The role of biotic interactions in shaping distributions and realised assemblages of species: implications for species distribution modelling

Mary Wisz, Julien Pottier, W. Daniel Kissling, Loic Pellissier, Jonathan Lenoir, Christian F. Damgaard, Carsten F. Dormann, Mads C. Forchhammer, John-Arvid Grytnes, Antoine Guisan, Risto K. Heikkinen, Toke T. Hoye, Ingolf Kuehn, Miska Luoto, Luigi Maiorano, Marie-Charlotte Nilsson, Signe Normand, Erik Ockinger, Niels M. Schmidt, Mette TermansenAllan Timmermann, David A. Wardle, Peter Aastrup, Jens-Christian Svenning

Research output: Contribution to journalJournal articleResearchpeer-review

Abstract

Predicting which species will occur together in the future, and where, remains one of the greatest challenges in ecology, and requires a sound understanding of how the abiotic and biotic environments interact with dispersal processes and history across scales. Biotic interactions and their dynamics influence species' relationships to climate, and this also has important implications for predicting future distributions of species. It is already well accepted that biotic interactions shape species' spatial distributions at local spatial extents, but the role of these interactions beyond local extents (e.g. 10 km(2) to global extents) are usually dismissed as unimportant. In this review we consolidate evidence for how biotic interactions shape species distributions beyond local extents and review methods for integrating biotic interactions into species distribution modelling tools. Drawing upon evidence from contemporary and palaeoecological studies of individual species ranges, functional groups, and species richness patterns, we show that biotic interactions have clearly left their mark on species distributions and realised assemblages of species across all spatial extents. We demonstrate this with examples from within and across trophic groups. A range of species distribution modelling tools is available to quantify species environmental relationships and predict species occurrence, such as: (i) integrating pairwise dependencies, (ii) using integrative predictors, and (iii) hybridising species distribution models (SDMs) with dynamic models. These methods have typically only been applied to interacting pairs of species at a single time, require a priori ecological knowledge about which species interact, and due to data paucity must assume that biotic interactions are constant in space and time. To better inform the future development of these models across spatial scales, we call for accelerated collection of spatially and temporally explicit species data. Ideally, these data should be sampled to reflect variation in the underlying environment across large spatial extents, and at fine spatial resolution. Simplified ecosystems where there are relatively few interacting species and sometimes a wealth of existing ecosystem monitoring data (e.g. arctic, alpine or island habitats) offer settings where the development of modelling tools that account for biotic interactions may be less difficult than elsewhere.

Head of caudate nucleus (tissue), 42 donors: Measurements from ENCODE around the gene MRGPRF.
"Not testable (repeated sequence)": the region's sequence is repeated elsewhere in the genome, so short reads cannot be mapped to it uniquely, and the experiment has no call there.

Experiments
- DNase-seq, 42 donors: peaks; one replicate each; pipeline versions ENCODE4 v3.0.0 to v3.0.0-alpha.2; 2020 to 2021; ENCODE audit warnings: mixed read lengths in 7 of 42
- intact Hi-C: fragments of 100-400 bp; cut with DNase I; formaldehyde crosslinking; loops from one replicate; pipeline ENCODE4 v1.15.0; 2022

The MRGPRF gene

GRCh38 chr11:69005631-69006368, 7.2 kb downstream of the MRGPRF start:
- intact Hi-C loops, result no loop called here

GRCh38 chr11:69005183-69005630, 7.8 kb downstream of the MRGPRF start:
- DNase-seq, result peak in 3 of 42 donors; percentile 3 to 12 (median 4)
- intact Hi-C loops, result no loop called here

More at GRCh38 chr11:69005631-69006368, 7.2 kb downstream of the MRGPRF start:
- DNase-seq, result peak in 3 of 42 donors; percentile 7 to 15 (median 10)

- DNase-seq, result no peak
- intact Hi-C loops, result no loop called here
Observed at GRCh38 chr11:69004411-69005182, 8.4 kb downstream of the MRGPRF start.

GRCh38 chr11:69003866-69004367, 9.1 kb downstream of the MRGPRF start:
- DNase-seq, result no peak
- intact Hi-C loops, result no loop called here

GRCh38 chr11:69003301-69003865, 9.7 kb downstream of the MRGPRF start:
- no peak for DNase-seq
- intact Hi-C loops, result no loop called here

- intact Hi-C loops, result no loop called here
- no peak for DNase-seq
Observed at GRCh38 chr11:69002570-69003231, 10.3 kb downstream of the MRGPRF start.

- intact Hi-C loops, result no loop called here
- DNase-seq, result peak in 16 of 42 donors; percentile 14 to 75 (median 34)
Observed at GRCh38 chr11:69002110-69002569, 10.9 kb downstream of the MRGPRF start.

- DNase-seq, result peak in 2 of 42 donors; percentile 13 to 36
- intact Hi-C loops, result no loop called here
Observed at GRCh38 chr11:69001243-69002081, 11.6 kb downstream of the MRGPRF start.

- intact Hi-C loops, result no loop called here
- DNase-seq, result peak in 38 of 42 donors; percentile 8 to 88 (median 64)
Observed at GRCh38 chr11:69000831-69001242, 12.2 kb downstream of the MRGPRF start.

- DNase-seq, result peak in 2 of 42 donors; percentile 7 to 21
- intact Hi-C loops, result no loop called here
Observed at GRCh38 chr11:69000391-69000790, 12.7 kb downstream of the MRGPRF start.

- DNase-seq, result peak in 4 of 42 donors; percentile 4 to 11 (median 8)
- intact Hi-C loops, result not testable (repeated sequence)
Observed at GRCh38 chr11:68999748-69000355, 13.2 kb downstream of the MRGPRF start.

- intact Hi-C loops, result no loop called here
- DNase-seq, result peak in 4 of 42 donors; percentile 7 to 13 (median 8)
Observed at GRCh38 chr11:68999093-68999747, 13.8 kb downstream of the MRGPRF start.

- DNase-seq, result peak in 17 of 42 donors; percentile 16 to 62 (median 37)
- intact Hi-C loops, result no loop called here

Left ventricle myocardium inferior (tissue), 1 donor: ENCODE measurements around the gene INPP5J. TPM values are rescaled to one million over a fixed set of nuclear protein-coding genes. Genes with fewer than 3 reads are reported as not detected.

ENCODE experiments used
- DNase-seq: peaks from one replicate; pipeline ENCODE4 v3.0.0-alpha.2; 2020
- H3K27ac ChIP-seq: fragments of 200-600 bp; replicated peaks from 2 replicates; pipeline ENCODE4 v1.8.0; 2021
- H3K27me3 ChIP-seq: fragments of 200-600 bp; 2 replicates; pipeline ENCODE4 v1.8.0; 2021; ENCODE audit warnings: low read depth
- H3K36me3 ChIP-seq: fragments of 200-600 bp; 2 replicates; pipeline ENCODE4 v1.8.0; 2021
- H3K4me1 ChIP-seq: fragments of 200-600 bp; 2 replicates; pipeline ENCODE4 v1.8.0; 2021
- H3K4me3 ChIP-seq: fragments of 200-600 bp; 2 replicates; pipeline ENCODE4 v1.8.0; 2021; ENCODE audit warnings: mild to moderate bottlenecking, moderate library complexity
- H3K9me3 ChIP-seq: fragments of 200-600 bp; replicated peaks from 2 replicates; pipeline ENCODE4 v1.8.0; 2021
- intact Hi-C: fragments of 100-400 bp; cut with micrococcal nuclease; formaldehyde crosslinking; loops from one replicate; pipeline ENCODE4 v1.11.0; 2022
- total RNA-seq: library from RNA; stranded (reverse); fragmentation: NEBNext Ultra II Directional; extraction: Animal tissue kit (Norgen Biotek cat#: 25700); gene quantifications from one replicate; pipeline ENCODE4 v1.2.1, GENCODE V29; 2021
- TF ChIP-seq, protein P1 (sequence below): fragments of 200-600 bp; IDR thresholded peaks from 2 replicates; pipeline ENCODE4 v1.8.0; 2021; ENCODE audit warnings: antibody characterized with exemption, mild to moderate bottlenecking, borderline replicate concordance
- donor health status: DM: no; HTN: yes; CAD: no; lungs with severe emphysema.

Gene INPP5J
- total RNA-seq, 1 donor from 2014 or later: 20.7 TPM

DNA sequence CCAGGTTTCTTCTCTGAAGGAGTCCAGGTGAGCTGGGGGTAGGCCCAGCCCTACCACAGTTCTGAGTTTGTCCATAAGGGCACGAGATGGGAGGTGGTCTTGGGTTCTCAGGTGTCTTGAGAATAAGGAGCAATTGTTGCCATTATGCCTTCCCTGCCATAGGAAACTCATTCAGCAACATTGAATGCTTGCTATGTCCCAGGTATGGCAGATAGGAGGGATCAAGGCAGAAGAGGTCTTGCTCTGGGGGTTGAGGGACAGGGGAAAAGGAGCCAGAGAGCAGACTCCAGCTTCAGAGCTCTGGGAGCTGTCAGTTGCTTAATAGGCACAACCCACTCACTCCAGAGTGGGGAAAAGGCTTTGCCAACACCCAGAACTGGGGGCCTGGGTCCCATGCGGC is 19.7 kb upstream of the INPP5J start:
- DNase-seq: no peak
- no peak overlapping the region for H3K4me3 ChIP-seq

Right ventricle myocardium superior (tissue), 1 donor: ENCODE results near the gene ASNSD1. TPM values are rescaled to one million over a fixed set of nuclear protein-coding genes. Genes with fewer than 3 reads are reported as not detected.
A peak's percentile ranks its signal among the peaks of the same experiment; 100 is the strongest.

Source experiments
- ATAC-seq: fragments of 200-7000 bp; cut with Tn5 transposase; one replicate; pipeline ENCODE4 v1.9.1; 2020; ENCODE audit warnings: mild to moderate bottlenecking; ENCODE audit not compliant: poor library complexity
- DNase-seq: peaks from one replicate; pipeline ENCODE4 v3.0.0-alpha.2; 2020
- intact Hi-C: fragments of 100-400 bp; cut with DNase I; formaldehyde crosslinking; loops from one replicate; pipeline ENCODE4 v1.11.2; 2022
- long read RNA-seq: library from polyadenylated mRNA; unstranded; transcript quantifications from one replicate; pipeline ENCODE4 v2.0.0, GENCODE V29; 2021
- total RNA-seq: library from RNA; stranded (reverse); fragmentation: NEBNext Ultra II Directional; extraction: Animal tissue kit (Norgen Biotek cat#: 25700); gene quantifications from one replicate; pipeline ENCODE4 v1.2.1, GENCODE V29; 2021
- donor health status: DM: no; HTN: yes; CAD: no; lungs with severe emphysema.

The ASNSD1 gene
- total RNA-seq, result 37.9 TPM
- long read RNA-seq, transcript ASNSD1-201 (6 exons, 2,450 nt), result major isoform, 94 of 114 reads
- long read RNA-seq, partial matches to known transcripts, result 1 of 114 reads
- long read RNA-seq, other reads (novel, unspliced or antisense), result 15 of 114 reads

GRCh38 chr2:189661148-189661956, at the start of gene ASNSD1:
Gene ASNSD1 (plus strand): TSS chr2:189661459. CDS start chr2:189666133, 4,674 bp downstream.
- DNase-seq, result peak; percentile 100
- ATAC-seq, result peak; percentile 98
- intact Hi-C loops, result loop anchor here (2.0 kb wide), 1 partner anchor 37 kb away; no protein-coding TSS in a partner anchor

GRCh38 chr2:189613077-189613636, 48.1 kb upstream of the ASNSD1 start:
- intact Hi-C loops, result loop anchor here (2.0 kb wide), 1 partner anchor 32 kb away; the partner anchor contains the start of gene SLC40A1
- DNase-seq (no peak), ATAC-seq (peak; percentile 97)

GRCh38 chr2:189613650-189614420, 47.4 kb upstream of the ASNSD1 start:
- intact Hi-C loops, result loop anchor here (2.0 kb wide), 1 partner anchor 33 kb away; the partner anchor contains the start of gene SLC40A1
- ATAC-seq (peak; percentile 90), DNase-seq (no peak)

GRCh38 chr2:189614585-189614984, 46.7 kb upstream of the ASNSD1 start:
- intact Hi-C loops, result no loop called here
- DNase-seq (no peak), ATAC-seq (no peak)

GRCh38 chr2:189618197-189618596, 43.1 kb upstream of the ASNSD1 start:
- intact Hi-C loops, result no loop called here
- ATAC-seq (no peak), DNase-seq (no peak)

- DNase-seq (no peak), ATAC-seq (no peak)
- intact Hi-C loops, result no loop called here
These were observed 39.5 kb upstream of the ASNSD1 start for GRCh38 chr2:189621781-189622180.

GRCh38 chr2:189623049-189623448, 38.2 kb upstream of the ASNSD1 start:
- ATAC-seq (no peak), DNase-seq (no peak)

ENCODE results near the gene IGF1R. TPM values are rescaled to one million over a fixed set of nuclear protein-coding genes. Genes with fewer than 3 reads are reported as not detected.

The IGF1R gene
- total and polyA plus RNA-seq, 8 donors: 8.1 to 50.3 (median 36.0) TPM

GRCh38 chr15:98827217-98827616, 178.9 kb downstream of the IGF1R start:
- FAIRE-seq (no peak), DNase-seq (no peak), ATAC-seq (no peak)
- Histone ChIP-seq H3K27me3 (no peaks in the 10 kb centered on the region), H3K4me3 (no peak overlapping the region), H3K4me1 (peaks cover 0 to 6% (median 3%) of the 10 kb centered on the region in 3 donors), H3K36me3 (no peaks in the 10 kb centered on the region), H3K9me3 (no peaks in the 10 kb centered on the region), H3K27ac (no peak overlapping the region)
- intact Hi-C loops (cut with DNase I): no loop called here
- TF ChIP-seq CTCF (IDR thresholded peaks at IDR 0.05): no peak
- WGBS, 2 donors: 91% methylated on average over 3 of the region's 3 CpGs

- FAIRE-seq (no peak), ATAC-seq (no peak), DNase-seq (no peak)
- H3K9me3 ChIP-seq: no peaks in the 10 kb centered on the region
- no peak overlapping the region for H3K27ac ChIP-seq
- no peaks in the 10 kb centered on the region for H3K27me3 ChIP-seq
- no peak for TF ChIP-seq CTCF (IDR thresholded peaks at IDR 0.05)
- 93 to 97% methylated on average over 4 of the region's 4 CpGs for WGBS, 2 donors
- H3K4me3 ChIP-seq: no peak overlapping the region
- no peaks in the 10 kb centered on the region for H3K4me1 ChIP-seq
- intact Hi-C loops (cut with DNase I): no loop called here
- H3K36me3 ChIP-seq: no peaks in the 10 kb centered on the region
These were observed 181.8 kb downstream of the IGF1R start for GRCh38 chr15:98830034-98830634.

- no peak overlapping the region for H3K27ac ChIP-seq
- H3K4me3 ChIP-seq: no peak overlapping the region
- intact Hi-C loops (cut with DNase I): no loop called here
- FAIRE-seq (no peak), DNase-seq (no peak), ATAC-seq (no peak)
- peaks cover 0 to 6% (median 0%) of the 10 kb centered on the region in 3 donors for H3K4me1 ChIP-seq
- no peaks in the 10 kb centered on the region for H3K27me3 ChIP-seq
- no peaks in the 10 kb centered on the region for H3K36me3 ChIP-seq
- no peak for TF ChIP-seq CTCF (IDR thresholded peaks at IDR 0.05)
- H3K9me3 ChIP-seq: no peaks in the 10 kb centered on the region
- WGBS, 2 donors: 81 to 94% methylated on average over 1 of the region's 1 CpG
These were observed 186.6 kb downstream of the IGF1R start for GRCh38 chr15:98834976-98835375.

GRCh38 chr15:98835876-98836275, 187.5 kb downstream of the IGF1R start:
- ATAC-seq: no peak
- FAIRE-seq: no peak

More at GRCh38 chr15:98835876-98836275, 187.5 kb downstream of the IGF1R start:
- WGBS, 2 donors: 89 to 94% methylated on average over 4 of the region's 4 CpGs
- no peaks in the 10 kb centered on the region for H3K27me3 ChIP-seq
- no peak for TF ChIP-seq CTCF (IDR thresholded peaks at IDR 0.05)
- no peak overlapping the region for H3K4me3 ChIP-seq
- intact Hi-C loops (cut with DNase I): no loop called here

Original languageEnglish
JournalBiological Reviews
Volume88
Issue number1
Pages (from-to)15-30
ISSN1464-7931
DOIs
Publication statusPublished - 2013
Externally publishedYes

Keywords

  • BIOLOGY
  • HABITAT DISTRIBUTION MODELS
  • HIGHER-ORDER INTERACTIONS
  • CLIMATE-CHANGE
  • PLANT-COMMUNITIES
  • NORTH-AMERICA
  • SOIL BIOTA
  • COMPETITIVE INTERACTIONS
  • ECOLOGICAL COMMUNITIES
  • SPATIAL-DISTRIBUTION
  • ENVIRONMENTAL-CHANGE
  • biotic interaction
  • climate
  • macroecology
  • prediction
  • sampling
  • scale
  • spatial extent
  • species distribution model
  • species assemblage
  • Agricultural and Biological Sciences (all)
  • Biochemistry, Genetics and Molecular Biology (all)
  • Biotic interaction
  • Climate
  • Macroecology
  • Prediction
  • Sampling
  • Scale
  • Spatial extent
  • Species assemblage
  • Species distribution model
  • animal
  • article
  • biological model
  • demography
  • ecosystem
  • Animals
  • Demography
  • Ecosystem
  • Models, Biological
  • ecological knowledge
  • palaeoecological study
  • shaping distribution
  • species environmental relationship
  • species occurrence
  • species range
  • 04500, Mathematical biology and statistical methods
  • 07502, Ecology: environmental biology - General and methods
  • 10515, Biophysics - Biocybernetics
  • Computational Biology
  • Environmental Sciences
  • Population Studies
  • species distribution modelling mathematical and computer techniques
  • Biogeography
  • Ecology
  • Models and Simulations
  • SPECIES distribution

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